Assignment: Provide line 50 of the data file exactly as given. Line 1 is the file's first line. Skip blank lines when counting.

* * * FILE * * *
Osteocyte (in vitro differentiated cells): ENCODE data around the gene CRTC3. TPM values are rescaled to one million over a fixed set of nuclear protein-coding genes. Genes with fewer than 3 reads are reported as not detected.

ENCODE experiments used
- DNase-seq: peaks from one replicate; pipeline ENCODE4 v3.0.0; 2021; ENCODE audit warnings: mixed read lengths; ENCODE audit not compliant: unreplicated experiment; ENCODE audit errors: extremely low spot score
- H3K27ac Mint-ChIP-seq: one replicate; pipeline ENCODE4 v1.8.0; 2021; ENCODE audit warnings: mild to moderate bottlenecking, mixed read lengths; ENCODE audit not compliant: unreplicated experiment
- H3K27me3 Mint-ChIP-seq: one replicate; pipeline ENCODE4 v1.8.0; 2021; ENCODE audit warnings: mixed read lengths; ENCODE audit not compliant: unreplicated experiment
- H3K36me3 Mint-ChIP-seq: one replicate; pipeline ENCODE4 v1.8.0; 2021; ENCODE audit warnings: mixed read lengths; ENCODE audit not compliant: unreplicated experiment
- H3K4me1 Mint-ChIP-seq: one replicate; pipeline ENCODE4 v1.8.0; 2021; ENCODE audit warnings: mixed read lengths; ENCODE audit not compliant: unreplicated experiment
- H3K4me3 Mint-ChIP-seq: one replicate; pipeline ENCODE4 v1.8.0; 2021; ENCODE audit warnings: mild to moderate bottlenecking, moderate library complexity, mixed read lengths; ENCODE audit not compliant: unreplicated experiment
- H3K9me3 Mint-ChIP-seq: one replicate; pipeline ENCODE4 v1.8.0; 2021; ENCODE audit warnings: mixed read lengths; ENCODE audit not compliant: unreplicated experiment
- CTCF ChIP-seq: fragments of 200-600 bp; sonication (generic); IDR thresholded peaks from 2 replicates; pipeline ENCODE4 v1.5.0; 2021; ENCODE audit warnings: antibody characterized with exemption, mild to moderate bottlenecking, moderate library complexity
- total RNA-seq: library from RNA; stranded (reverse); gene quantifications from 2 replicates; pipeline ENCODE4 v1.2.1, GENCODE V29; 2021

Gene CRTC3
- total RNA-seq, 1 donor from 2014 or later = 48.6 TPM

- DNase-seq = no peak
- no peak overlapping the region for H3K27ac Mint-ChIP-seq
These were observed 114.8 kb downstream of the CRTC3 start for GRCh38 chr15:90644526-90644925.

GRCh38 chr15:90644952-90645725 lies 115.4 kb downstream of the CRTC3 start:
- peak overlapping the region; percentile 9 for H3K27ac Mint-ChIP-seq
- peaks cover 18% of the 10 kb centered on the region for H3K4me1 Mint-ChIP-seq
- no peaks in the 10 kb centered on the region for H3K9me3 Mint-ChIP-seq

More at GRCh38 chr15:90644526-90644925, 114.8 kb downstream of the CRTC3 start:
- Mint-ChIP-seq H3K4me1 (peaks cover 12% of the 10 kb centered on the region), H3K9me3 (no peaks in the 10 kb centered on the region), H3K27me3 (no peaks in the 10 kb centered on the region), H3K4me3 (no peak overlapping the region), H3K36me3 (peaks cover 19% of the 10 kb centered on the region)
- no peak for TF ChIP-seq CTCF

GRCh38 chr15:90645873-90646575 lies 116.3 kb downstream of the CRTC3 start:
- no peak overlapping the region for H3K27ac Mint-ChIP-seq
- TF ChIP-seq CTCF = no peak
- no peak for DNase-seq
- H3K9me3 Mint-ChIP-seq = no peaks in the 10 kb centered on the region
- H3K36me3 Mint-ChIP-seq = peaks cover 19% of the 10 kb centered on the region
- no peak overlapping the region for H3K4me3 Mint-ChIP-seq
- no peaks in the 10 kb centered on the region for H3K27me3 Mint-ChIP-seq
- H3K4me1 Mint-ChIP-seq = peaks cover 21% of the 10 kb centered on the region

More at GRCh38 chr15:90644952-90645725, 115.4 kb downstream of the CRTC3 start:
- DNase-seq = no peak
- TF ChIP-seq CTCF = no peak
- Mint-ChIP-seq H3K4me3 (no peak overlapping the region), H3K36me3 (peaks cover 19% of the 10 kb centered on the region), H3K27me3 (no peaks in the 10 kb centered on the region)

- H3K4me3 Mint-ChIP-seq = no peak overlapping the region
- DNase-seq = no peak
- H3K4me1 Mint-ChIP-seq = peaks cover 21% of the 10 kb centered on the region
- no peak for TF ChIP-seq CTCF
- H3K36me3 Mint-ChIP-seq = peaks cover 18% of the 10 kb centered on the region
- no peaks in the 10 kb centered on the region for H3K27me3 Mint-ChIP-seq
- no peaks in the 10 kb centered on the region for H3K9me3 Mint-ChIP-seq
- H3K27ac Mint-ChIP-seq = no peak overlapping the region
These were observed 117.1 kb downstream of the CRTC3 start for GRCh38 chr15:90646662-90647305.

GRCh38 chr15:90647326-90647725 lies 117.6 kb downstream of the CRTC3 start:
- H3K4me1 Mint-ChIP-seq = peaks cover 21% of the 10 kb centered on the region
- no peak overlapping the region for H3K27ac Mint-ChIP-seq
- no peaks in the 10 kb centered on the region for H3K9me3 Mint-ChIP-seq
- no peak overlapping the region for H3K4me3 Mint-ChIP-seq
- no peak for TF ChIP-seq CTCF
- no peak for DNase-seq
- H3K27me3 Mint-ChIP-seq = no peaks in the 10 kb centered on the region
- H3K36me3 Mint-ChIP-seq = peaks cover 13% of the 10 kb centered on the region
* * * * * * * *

- no peak overlapping the region for H3K4me3 Mint-ChIP-seq